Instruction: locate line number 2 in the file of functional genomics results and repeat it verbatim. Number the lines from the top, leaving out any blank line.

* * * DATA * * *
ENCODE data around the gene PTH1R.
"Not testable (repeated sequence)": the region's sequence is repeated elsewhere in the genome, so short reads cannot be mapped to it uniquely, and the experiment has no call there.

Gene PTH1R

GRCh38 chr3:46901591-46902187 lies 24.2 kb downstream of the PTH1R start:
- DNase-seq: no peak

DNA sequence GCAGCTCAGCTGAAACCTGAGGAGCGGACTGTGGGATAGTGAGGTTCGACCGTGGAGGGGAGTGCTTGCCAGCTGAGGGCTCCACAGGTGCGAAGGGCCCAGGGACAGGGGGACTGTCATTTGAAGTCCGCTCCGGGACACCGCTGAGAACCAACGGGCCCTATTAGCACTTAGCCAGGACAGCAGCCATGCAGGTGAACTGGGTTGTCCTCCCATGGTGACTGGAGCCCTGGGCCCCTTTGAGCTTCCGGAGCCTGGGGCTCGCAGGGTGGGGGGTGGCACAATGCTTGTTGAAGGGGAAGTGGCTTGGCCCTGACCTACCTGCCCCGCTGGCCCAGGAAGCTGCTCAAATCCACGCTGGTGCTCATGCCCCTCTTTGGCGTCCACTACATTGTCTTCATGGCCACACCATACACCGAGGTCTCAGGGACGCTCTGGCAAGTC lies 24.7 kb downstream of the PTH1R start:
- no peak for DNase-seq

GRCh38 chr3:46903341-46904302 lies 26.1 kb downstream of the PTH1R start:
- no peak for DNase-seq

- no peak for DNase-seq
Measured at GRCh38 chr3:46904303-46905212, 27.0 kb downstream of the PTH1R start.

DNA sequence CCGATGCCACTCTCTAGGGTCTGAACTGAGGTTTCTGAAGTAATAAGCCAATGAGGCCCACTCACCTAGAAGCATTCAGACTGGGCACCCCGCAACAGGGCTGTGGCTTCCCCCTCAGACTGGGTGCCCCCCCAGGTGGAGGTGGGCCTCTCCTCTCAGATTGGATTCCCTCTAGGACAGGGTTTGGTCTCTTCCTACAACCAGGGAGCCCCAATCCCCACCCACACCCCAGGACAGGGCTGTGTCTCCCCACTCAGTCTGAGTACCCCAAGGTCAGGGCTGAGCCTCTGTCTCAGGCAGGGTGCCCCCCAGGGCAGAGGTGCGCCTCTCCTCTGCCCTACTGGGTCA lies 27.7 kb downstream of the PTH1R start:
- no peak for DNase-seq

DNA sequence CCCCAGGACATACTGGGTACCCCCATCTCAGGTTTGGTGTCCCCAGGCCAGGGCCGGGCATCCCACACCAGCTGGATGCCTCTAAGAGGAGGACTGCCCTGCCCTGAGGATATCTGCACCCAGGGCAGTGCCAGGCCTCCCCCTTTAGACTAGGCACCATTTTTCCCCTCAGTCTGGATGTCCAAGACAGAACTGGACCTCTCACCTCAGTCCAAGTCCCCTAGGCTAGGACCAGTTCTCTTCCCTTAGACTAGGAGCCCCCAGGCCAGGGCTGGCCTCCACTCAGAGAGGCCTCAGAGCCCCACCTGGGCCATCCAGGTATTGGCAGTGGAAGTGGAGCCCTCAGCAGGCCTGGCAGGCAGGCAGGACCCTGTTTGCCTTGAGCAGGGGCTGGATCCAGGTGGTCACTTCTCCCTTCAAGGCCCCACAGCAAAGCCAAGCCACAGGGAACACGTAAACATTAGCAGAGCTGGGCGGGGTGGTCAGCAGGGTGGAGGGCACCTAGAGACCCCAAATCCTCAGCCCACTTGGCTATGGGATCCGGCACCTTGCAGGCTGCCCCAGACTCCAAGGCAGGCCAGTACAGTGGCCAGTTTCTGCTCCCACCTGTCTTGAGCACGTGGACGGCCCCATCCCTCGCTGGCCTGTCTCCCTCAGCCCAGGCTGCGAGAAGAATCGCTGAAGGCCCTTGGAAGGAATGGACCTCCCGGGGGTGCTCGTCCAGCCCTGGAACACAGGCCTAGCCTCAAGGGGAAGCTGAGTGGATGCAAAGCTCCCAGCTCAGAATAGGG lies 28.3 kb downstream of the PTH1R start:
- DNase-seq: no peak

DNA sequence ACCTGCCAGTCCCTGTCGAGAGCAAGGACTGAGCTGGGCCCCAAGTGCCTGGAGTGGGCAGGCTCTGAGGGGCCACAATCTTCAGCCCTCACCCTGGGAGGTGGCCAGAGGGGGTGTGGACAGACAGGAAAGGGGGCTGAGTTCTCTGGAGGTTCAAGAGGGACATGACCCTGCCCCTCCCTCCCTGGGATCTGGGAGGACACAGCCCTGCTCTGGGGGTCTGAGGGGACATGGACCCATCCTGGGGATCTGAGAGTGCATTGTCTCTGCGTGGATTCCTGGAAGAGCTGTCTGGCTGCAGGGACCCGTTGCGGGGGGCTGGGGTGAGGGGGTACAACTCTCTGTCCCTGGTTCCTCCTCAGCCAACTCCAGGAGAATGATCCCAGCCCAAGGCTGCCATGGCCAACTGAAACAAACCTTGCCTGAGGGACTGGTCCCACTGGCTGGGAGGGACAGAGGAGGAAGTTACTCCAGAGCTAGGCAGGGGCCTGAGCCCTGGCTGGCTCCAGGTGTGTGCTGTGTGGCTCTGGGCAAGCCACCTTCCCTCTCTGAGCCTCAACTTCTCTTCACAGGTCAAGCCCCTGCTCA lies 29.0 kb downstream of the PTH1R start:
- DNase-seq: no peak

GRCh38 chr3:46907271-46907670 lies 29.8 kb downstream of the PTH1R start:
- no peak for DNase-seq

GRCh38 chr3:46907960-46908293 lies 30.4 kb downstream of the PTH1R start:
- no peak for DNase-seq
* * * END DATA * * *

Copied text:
"Not testable (repeated sequence)": the region's sequence is repeated elsewhere in the genome, so short reads cannot be mapped to it uniquely, and the experiment has no call there.